Marise Payne insists the Morrison government shares “the same ambitions” as the incoming OECD chief, Mathias Cormann, for a green recovery from the pandemic.

The foreign minister made the claim despite the government’s promotion of a gas-fired recovery and despite research showing Australia was the worst performer among the world’s 50 largest economies for “green recovery” spending to kickstart economic growth.

Payne on Thursday faced a range of questions about the language embraced by Cormann, the former Coalition finance minister, during his successful campaign to become the next secretary general of the Paris-based OECD.

During a Senate estimates hearing, the Labor senator, Tim Ayres, pointed to Cormann’s backing of “an inclusive and future-focused recovery, including a green recovery” and “accelerating the transition to a lower emissions future”.

When asked whether the government agreed with the need for a green recovery, Payne said it “would agree with the incoming secretary general’s observations around a strong, sustainable, cleaner recovery”.

“I’m not going to quibble about words, senator – there’s nothing in what you’ve just put to me that this government doesn’t agree with,” Payne said.

Pressed on whether anyone in government had ever described its post-pandemic response as a green recovery, Payne said: “We don’t have to use the same language as Mr Cormann to share the same ambitions … our record on renewables stands for itself.”

Ayres then asked: “Did [former] minister Cormann say what he needed to say to be elected or is there a transformation that’s occurred here?”

Payne replied: “I really reject that reflection on Mr Cormann, senator Ayres. I really reject that reflection.”

When asked whether she had ever heard Cormann use the green recovery phrase before he launched his OECD campaign, Payne said: “I don’t have an 11 years of collected works of Mr Cormann.”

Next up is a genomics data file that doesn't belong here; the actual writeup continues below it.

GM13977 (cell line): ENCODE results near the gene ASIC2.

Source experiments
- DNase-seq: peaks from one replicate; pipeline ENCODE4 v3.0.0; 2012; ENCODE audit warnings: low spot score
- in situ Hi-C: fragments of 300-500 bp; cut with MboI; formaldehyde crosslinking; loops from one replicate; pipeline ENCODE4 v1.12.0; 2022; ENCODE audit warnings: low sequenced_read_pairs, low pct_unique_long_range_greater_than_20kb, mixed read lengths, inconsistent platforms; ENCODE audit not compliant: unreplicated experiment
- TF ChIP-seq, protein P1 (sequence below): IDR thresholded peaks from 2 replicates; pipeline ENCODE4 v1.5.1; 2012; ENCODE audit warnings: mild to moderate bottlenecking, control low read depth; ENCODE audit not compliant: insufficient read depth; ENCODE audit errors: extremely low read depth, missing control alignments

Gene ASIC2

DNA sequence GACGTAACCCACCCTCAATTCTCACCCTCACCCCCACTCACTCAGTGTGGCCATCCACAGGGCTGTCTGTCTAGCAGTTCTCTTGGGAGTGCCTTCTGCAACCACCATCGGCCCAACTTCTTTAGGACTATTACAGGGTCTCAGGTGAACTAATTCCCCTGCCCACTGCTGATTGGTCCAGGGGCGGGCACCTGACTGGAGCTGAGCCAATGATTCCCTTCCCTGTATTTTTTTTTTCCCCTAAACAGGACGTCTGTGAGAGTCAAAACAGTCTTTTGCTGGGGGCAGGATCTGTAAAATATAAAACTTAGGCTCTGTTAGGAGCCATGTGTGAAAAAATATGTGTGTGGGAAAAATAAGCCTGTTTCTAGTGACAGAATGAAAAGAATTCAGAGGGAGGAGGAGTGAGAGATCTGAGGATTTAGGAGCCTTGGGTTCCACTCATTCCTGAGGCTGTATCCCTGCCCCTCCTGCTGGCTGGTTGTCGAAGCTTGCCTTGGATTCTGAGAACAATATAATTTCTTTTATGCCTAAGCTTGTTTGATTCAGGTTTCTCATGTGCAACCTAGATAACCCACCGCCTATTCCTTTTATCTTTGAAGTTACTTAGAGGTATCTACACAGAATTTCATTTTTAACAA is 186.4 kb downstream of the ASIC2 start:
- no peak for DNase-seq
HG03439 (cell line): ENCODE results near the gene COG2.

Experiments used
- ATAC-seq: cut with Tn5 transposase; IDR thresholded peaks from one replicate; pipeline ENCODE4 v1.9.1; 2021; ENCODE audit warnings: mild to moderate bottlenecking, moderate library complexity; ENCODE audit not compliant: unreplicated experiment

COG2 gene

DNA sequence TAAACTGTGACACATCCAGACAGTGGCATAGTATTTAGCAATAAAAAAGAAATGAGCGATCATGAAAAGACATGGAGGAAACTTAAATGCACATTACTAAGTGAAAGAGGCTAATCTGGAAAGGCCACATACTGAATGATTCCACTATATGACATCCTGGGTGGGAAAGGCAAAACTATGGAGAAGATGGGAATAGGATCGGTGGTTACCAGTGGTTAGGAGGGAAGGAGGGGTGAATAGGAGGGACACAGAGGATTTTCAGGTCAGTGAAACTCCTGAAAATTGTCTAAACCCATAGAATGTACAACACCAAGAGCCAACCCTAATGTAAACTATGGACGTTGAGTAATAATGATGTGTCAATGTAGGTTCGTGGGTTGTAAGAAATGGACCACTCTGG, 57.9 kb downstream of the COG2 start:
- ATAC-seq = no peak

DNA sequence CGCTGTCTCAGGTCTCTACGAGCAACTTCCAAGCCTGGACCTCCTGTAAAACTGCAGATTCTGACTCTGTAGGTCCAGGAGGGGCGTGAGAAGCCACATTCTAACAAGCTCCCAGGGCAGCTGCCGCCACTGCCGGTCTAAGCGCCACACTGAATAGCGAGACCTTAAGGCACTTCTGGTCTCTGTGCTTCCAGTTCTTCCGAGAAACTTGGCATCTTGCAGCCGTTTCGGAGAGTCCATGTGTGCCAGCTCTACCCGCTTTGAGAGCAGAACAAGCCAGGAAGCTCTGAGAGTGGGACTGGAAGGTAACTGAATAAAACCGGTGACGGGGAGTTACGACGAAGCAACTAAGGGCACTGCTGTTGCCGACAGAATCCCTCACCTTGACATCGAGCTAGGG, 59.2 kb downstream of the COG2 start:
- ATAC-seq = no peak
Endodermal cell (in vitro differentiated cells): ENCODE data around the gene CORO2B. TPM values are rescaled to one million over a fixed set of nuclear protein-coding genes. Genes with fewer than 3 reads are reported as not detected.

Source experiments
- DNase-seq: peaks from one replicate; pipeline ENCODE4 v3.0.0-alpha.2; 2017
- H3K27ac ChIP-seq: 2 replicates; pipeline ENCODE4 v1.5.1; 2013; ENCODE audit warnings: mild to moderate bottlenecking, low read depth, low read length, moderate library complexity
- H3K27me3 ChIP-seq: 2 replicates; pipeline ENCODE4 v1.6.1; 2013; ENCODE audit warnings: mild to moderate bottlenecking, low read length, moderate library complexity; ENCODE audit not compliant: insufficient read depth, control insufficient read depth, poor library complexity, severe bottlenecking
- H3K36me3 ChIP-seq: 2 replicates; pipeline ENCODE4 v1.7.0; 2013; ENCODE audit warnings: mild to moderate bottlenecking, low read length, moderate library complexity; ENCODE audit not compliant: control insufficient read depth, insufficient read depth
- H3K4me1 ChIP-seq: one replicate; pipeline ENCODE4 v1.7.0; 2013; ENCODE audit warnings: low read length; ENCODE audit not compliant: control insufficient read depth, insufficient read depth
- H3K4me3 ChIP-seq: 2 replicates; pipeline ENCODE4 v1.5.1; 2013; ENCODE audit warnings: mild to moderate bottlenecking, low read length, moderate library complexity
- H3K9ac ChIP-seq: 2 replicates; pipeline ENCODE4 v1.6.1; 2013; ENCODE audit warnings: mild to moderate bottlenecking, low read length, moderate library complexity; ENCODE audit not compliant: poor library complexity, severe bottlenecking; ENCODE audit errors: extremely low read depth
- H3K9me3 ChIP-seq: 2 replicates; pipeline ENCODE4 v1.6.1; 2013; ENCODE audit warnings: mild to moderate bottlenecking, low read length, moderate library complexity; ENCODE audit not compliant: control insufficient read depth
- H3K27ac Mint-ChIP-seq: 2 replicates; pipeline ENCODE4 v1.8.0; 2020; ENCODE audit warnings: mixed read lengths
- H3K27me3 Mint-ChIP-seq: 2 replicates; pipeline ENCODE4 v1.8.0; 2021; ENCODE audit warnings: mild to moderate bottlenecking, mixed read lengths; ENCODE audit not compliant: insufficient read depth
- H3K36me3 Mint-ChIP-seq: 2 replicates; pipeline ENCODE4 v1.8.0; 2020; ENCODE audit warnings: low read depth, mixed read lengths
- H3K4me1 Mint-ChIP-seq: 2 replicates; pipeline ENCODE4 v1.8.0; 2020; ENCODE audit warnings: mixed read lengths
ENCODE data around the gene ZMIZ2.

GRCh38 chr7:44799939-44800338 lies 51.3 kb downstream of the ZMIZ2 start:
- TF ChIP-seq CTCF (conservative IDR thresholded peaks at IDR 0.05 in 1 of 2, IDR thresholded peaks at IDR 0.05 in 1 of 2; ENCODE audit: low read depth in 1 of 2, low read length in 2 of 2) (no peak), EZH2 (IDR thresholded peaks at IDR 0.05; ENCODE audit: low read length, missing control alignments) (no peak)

Helen Stylianou, a Dfat first assistant secretary, said Cormann had committed during the campaign “to drive ambitious and effective action on climate change using the OECD’s particular capabilities to guide members to be able to achieve those net zero emissions by 2050”.

Stylianou confirmed that climate change was “discussed in many of his meetings” with representatives of OECD member countries during the campaign.

She said Cormann had emphasised during his meetings that the debate in Australia was not about the ambition, but how to get there.

Stylianou said she had read “with some amusement” a news report that Cormann had travelled with a colour-coded spreadsheet of OECD countries’ emission reduction targets.

“There were fact sheets included as part of a briefing which Mr Cormann received across a range of issues, all issues of interest to OECD members, covering policy issues under discussion in the OECD,” she said.

“Part of that briefing did relate to emissions and there were some colours on some pages but there was no colour-coded spreadsheet.”

Officials confirmed that Cormann made two separate overseas trips, the first from 8 November to 10 December and the second from 16 January to 25 February, as part of the campaign.

Only the first trip involved use of a Royal Australian Air Force aircraft – and the costs of that are expected to be reported by the defence department by 30 June.

Cormann travelled on the RAAF aircraft to visit 15 countries – Turkey, Denmark, Germany, Switzerland, Slovenia, Luxembourg, Belgium, Spain, Portugal, Austria, the Slovak Republic, Hungary, France, Colombia and Chile.

Stylianou said the second trip, involving visits to just the United States and France, was able to be done using commercial flights.

The purpose of that trip was to press his case with officials in the new Biden administration, and then to “base himself at the headquarters of the OECD” in Paris, she said.

To date, the Australian government has not formally committed to achieve net zero emissions by 2050, even as a range of allies and trading partners embrace the goal.

Asked if she welcomed the Biden administration’s adoption of a commitment to achieve net zero emissions by 2050, Payne said: “We welcome the Biden administration’s engagement on all of these issues.”

Labor’s Senate leader, Penny Wong, asked whether the US adopting that commitment was a negative or positive development in the global fight against climate change.

Payne replied that US engagement, including rejoining the Paris agreement, was “all a net positive”, before repeating Scott Morrison’s recent rhetoric on net zero.

“Our goal is to reach net zero emissions as soon as possible and preferably by 2050,” she said.

Australia’s ambassador for the environment, Jamie Isbister, was also asked whether net zero was being raised with him in the lead-up to the Cop26 summit in Glasgow later this year.

“Yes, through the negotiations there are a range of parties who are continuing to encourage greater ambition and commitments by countries,” Isbister said.

The government is expected to release a long-term strategy before Cop26. Isbister said that long-term strategy could potentially include an emissions reduction target but “that’s a decision by government”.

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